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charged. With the most fervent gratitude, then, let us thank him for his compassion, and our Redeemer for his vast and unmerited mercy. Let us implore that Saviour to help our unbelief; to fill our souls with love to himself; to strengthen our trust in his promises ; and to shed apon our hearts the inspiration of his grace. And let us remember, that if he does so visit us, and we may rest assured he will, if we ask in truth and sincerity, such an outpouring of his Spirit will incline us always to do his will: and though we may often err, yet our humble endeavours will still be “to let our light so shine before men, that they may see our good works, and glorify our Father which is in heaven.” In such a faith as this the just shall live; live in this world, my brethren, though poor and afflicted and bereaved, yet in joy and hope ; looking forward to Jesus, the author and finisher of their faith : and they shall live hereafter, shall live through never ending years of happiness, in the presence of that Saviour, in whose intercession they humbly trusted on earth, and who now reigns on high, as he himself has mercifully declared, to welcome his good and faithful servants into the joy of their Lord.

SERMON IX.

James ii, 14.

What doth it profit, my brethren, though a man say he

hath faith, and hath not works? Can faith save him?

THERE has been no more fertile source of error amongst men, than that which has arisen from perusing God's written word, without that deep and solemn reverence for its contents, with which every contrite sinner should approach these sacred records. There are many who read the scriptures in order to support opinions previously conceived ; and in the fulfilment of their mistaken purpose, wrest and pervert the text of revelation, until they make prophets, and Saviour, and apostles, utter doctrines totally at variance with the plain import of their language, and subversive of the first principles of the Christian faith. The Sadducees of old bore something of this character; they had determined beforehand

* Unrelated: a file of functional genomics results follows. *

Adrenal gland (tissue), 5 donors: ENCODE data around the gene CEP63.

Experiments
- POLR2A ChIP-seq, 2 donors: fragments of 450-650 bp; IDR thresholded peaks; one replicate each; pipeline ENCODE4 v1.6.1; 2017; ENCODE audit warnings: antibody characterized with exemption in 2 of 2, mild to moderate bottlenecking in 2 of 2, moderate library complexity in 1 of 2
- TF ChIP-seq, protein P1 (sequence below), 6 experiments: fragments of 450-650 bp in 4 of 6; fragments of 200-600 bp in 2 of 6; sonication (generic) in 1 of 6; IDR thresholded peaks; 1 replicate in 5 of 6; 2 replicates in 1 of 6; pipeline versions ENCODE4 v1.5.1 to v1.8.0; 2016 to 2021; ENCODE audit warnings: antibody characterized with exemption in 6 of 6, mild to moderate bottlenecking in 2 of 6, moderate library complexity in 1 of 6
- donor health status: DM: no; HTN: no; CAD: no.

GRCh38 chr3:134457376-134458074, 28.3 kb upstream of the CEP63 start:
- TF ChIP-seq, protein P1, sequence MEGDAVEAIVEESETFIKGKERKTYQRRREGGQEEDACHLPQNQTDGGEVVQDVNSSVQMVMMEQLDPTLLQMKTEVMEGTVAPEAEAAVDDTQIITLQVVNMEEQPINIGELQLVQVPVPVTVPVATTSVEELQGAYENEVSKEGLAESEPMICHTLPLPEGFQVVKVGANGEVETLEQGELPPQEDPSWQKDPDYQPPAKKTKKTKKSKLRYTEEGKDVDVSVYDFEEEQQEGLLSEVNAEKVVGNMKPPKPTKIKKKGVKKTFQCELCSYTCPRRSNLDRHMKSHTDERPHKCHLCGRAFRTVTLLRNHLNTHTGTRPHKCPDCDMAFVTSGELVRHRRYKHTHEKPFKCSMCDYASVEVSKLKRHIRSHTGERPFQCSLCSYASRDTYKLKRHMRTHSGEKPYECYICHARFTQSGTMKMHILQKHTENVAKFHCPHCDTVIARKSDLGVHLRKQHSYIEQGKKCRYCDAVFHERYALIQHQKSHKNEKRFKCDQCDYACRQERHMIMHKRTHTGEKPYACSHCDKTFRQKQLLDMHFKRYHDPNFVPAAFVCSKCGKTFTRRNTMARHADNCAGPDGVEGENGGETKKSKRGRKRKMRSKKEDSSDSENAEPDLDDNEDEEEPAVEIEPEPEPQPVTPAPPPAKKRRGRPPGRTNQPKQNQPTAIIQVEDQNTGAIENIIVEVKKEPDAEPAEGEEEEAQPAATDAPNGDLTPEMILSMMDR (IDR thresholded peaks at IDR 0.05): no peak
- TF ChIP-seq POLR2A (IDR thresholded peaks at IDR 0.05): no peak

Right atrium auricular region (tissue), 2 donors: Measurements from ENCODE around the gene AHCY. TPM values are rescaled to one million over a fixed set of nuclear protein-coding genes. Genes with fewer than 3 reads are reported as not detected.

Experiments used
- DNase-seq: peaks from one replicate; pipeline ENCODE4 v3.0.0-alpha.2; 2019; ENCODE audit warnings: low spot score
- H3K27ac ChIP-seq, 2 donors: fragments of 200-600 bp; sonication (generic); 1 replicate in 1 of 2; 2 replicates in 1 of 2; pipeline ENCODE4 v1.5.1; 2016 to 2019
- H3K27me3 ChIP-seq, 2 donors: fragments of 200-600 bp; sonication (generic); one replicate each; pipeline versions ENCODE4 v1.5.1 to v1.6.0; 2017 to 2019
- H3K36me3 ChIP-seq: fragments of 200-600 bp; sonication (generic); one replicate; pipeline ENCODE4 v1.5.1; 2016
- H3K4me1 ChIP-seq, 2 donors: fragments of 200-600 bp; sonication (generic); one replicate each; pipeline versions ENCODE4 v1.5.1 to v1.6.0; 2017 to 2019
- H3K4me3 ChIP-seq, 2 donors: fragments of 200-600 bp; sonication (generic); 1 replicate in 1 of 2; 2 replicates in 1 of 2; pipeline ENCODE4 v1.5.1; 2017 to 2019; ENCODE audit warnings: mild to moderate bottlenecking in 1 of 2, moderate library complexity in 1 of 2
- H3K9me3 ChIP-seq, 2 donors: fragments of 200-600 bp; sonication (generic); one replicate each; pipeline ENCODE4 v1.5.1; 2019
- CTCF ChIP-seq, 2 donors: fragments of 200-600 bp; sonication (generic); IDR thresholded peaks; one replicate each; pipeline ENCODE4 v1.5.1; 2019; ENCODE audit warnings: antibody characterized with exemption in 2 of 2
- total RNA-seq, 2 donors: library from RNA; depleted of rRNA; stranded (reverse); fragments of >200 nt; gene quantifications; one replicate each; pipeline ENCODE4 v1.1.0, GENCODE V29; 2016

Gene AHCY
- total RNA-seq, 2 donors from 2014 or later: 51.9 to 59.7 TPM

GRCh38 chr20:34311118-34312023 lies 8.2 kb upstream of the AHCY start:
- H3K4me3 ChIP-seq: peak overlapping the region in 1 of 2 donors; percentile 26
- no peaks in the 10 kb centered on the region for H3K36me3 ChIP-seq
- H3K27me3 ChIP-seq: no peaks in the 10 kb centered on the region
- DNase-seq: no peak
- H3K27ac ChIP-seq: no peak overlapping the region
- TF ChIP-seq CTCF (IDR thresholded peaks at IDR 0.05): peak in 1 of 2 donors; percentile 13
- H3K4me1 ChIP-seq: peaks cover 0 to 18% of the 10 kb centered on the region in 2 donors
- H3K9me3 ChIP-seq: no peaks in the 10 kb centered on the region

that there could be no resurrection from the dead, and they drew their scriptural argument for the truth of this theory; from the silence observed concerning it in the writings of Moses. But because the other parts of the Hebrew scriptures contained strong intimations of this blessed truth, the Sadducees refused to receive their evidence, and admitted, as standards of faith, only the first five books of the Old Testament. In like manner there have been, in all ages of the church, persons who, having thus mistaken the principles of true religion, have formed their creed on the fallible basis of human reason, and supported it by partial views of the declarations of Holy Writ. Others, again, who do feel a reverence for the truths of the bible, who do believe it to be a great and perilous sin to alter one tittle of God's law, fall into an error not so dangerous perhaps as that to which we have just alluded; but still full of hazard, and apt to bring great discomfort to their own souls. They build their faith upon parts of the bible, rather than upon the whole; they select particular passages from which they deduce certain articles of belief, without considering how far such a belief is warranted by the general tenour of the inspired writings. So obstinate, too, are they frequently in their prepossessions, that although texts be brought forward, decidedly contradictory to the sentiments they have formed, they seek not to reconcile opposing testimonies, but cling to their first opinions, as though nothing could be alleged to invalidate them.